The opaque brokerage Key Investments — into which nearly Kč 1 billion of public funds has apparently been lost or embezzled — has filed for insolvency and will probably go into liquidation. This does not mean, however, that Key Investments will cease to be a threat to the myriad politicians who profited from deals with the brokerage over the past decade. The potential for blackmail and settling political scores is huge.
The Czech police’s anti-corruption and financial crimes unit ÚOKFK has been investigating criminal complaints relating to the opaque brokerage Key Investments — into which nearly Kč 1 billion of public funds has apparently been lost or embezzled — for more than a year and a half. Finally, some politicians who had a hand in putting taxpayers’ money with the brokerage have been held to account.
E Side Property, which owns the Eden stadium in Prague, home to the Slavia football club, is in trouble — virtually bankrupt and with no money to pay off its debts. It faces insolvency proceedings, bankruptcy or the sale to another investor. In terms of uncovering the murky past of E Side Property, the Czech public would welcome either of the first two scenarios. But more likely, Prague districts will take a bath.
The battle over the assets of the investment firm Key Investments, through which the administrations of Prague 6, 10 and 13 invested hundreds of millions of crowns, undoubtedly has a number of politicians gripped with fear. The organs of justice have finally begun to take action: in mid-March the Prague 2 district court ordered the confiscation of the assets of the firm Oleochem, Czech Position has learnt.
Exactly a year ago, Czech Position was the first publication to report on the scandal surrounding the Key Investments brokerage, which could be dubbed as the Czech equivalent of the Bernie Madoff case. While the US finance fraudster received a 150-year prison sentence, the main protagonists in the Czech scandal remain free — thanks to the level of morality and expertise in the Czech police and judiciary.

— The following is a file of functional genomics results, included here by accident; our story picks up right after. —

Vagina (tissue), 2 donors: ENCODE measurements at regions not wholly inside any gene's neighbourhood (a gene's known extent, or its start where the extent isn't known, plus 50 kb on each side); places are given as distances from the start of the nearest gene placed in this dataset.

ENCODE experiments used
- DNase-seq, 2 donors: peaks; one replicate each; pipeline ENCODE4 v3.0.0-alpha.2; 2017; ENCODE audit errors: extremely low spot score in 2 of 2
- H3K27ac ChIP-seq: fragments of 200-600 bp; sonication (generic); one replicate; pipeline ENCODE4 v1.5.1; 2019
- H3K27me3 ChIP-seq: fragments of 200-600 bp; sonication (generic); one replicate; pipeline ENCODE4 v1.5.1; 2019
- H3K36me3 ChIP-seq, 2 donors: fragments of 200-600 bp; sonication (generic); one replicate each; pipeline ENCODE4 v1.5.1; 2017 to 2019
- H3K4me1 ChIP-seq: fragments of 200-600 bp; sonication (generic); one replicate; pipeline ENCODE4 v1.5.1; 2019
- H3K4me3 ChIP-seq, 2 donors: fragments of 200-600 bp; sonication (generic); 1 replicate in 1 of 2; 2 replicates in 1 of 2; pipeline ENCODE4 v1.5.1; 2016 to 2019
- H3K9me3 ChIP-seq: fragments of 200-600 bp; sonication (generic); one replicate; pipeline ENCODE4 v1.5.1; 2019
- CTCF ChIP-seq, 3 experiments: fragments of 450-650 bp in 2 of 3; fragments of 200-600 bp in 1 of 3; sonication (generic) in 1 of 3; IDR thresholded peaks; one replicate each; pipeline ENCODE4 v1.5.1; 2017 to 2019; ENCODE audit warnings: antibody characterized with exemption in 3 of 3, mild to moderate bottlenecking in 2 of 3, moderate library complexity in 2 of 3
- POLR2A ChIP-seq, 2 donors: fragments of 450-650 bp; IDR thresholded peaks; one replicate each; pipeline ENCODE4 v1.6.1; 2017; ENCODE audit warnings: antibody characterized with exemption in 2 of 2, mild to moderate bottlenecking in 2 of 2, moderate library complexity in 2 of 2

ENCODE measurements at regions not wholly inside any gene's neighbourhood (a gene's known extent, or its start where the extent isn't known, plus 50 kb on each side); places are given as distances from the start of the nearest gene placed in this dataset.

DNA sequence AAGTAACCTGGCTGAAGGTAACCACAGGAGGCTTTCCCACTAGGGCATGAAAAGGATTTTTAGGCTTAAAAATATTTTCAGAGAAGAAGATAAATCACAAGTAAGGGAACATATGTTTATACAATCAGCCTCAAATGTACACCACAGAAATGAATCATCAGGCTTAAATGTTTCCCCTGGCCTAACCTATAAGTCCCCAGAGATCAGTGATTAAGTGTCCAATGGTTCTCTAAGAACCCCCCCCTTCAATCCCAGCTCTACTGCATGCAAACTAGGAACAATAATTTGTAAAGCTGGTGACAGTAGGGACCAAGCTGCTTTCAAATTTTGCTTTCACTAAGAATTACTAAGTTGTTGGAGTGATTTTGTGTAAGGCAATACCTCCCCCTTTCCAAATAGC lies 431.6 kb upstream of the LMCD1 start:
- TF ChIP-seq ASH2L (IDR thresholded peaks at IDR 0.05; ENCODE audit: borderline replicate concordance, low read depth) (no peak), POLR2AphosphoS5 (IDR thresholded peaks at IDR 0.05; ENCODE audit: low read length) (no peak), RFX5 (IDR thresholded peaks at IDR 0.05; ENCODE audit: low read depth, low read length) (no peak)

Czech Position has learned that the Center for Economics and Politics (CEP), the think tank founded by President Václav Klaus in 1998 after he stepped down as prime minister, entrusted money to Key Investments, an opaque brokerage under investigation by the central bank — and got most of it back. Meanwhile, two Prague city districts have yet to see huge sums of taxpayers’ money sunk into junk and illiquid bonds returned.
Prime Minister Petr Nečas (ODS) on Wednesday evening accepted the resignation of Trade and Industry Minister Martin Kocourek (also ODS), after it came out that he had attempt to hide his assets from his now ex-wife by consolidating them in bonds worth millions, put in his mother’s name — and invested with the dodgy brokerage Key Investments. He could face charges of fraud.
The Key Investments scandal in which, among others, the names of Czech presidential advisor Jiří Weigl and Environment Minister Tomáš Chalupa appear has taken another twist and is likely to come to a head soon. Now the past has caught up with another Czech cabinet member – Minister of Industry and Trade Martin Kocourek – whose mother invested Kč 16.4 million with the dodgy brokerage.
Who is financing the left-wing party through which former Czech PM Jiří Paroubek is looking to stage his political comeback? Where will the ex-chairman of the ČSSD raise the estimated Kč 100 million his new “Left 21” party will need for its campaign to enter Parliament? Thus far, no one has tracked down the sponsors, but the trail is getting hotter, and signs point to Natland Group.
Former Civic Democrat (ODS) transport minister Aleš Řebíček and the Natland financial group combined in a deft one-two when the former was eventually able to get his hands on the celebrated football club Slavia Prague. But that play does not look likely again, with Natland looking comfortable in possession of the Eden stadium.